If the bank did not transfer the notes to the CDO originator, then the originator – Morgan Stanley, in our example – never owned the mortgages. In that case, the securitization would not have been legal, with almost mind-numbing implications. For example, the originator would have the right to put the mortgages back to BoA. With the mortgages anywhere from 30 to 70 percent underwater, that would wipe out BoA many times over.

It is tempting to ask, Which one is it, then? But that is a sophomoric question concerned with winning a point. Hegel teaches us to look at the facts on the ground for understanding . From the National Mortgage News under the title B of A Disowns Its Own Lawyer's Argument in Fumbled Mortgage Case:
To quell doubts about its mortgage unit's handling of documents, Bank of America Corp. is distancing itself from … itself.

B of A now says that a senior litigation manager .. was out of her depth when she testified in a New Jersey courtroom about the unit's document practices ... In a series of unforced admissions, the B of A manager ... and ... the company's outside attorney described how Countrywide had failed to adhere to the most rudimentary of securitization procedures, such as transferring the original promissory note to the trusts that had purchased the loans, as required under the pooling and servicing agreement.

Both ... said it was standard practice for Countrywide to hold onto the original mortgage notes ... despite securitization contracts that require the notes be physically transferred to sponsors, trustees or custodians.
There! So the original mortgage notes were not transferred to the CDO trustee. But the CDO trustee had sold those notes to public and private funds. Who owns the promissory notes and, more to the point, how the title insurance company handles the title insurance?

From the Financial Times of November 29, under the heading US courts battle with backlog as foreclosures rise:
Florida’s legislature assigned $9.6m earlier this year to set up special foreclosure courts, labeled “rocket dockets”, with the aim of paying retired judges to clear 62 per cent of the backlog by next July.
The article reported that in a 3-month period between July 1, when the money was allocated and September 30, 65,000 cases were “cleared”. It added:
It is a truism that justice delayed is justice denied, but some say that high-speed courts are themselves risky and have an inherent bias towards the banks. “The system is designed to tilt towards the plaintiffs; the easiest, fastest, cleanest way to do this is to just grant summary final judgment and award the properties to them,” says Chip Parker, a lawyer who defended homeowners in Jacksonville.

Lawyers such as Mr Parker allege that these courts show leniency towards the sloppy bookkeeping of the banks, but crack down on homeowners who are ill-prepared.
What “sloppy bookkeeping” are the lawyers talking about? We just saw that the promissory notes were not transferred to the CDO trustees, so the banks could technically foreclose because they were holding the notes.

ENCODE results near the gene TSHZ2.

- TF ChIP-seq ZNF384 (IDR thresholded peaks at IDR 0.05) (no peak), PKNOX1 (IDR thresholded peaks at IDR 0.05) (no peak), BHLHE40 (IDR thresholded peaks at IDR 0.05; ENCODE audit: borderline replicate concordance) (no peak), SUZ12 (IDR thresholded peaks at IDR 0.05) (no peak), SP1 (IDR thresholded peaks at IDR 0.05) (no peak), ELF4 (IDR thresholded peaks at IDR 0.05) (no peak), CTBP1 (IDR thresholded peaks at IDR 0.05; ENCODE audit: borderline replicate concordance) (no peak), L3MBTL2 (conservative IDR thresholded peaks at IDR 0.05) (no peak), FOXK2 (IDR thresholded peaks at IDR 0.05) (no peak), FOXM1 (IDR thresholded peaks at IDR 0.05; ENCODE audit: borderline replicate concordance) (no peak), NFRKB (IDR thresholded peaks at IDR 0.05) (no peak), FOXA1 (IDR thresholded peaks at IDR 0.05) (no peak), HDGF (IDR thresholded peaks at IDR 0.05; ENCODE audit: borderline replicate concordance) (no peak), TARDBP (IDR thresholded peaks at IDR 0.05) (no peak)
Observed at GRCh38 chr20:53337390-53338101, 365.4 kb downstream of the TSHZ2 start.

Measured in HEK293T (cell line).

But often banks cannot locate the notes despite their claims to the contrary. That is the robo signing that you have been reading about.

Mr. Parker the lawyer told FT: “Countrywide was not the exception. Countrywide was the rule. Everyone did it that way, showing that securitization was never done properly.”

He then added: “After this, the judges in foreclosure cases are going to have to start ignoring massive systemic violations of law in order to grant foreclosures … Do we save the financial markets and sacrifice the rule of law? You can’t save both, you’ve got the sacrifice one for the other.”

The rule of law or the financial markets: only one can be saved. One has to choose.

Now you see the source of my interest in the breakdown of law. Starting from the very first post, O Judgment!, I have frequently written on the subject. See here, here, and here, for example.

The breakdown we are witnessing is pervasive and systematic. The Florida bankruptcy courts are merely following a trend set by the Supreme Court and the Federal Reserve.

Law is a mechanism set up to prevent social conflicts and antagonisms from being settled by force – or turning violent. As every thug knows, violence might be a necessary tool in the early stages of establishing a business, but it later becomes unnecessary and even detrimental to the business.

When the established legal system in a society is violated from the top, it is a sign that the dominant institutions of the society cannot continue business as usual under the relations that they themselves had drafted. These institutions force for even more favorable conditions which, through one off court decisions, ad hoc rulings and laws tilted towards the defendants translates in practice to lawlessness.

All these developments are rational. They all develop logically from the inner workings of the system. And they all gradually move the system towards instability and collapse.

HFT is one such development.